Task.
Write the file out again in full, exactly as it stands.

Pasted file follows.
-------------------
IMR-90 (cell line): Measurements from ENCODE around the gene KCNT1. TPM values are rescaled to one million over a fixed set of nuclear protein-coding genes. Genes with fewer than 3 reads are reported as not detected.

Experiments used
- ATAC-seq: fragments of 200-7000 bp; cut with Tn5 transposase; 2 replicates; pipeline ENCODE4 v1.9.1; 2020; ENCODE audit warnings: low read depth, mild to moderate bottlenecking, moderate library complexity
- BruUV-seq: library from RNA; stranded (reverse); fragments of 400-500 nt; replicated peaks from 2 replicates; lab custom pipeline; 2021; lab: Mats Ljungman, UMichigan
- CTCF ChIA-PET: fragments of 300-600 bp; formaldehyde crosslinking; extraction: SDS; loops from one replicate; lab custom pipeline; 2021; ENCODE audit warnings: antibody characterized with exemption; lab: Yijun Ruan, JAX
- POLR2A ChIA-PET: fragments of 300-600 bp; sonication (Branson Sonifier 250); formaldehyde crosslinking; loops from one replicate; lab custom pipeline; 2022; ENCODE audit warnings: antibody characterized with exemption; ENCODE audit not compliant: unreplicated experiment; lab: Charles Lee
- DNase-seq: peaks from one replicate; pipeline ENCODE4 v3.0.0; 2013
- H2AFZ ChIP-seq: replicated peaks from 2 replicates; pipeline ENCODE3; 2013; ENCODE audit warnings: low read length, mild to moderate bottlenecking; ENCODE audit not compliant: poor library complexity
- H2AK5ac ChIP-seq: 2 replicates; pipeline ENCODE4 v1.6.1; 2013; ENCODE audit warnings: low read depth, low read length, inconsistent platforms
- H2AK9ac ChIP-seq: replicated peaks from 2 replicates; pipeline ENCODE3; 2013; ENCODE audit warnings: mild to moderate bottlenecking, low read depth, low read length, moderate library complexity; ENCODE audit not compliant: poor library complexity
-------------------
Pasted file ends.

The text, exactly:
IMR-90 (cell line): Measurements from ENCODE around the gene KCNT1. TPM values are rescaled to one million over a fixed set of nuclear protein-coding genes. Genes with fewer than 3 reads are reported as not detected.

Experiments used
- ATAC-seq: fragments of 200-7000 bp; cut with Tn5 transposase; 2 replicates; pipeline ENCODE4 v1.9.1; 2020; ENCODE audit warnings: low read depth, mild to moderate bottlenecking, moderate library complexity
- BruUV-seq: library from RNA; stranded (reverse); fragments of 400-500 nt; replicated peaks from 2 replicates; lab custom pipeline; 2021; lab: Mats Ljungman, UMichigan
- CTCF ChIA-PET: fragments of 300-600 bp; formaldehyde crosslinking; extraction: SDS; loops from one replicate; lab custom pipeline; 2021; ENCODE audit warnings: antibody characterized with exemption; lab: Yijun Ruan, JAX
- POLR2A ChIA-PET: fragments of 300-600 bp; sonication (Branson Sonifier 250); formaldehyde crosslinking; loops from one replicate; lab custom pipeline; 2022; ENCODE audit warnings: antibody characterized with exemption; ENCODE audit not compliant: unreplicated experiment; lab: Charles Lee
- DNase-seq: peaks from one replicate; pipeline ENCODE4 v3.0.0; 2013
- H2AFZ ChIP-seq: replicated peaks from 2 replicates; pipeline ENCODE3; 2013; ENCODE audit warnings: low read length, mild to moderate bottlenecking; ENCODE audit not compliant: poor library complexity
- H2AK5ac ChIP-seq: 2 replicates; pipeline ENCODE4 v1.6.1; 2013; ENCODE audit warnings: low read depth, low read length, inconsistent platforms
- H2AK9ac ChIP-seq: replicated peaks from 2 replicates; pipeline ENCODE3; 2013; ENCODE audit warnings: mild to moderate bottlenecking, low read depth, low read length, moderate library complexity; ENCODE audit not compliant: poor library complexity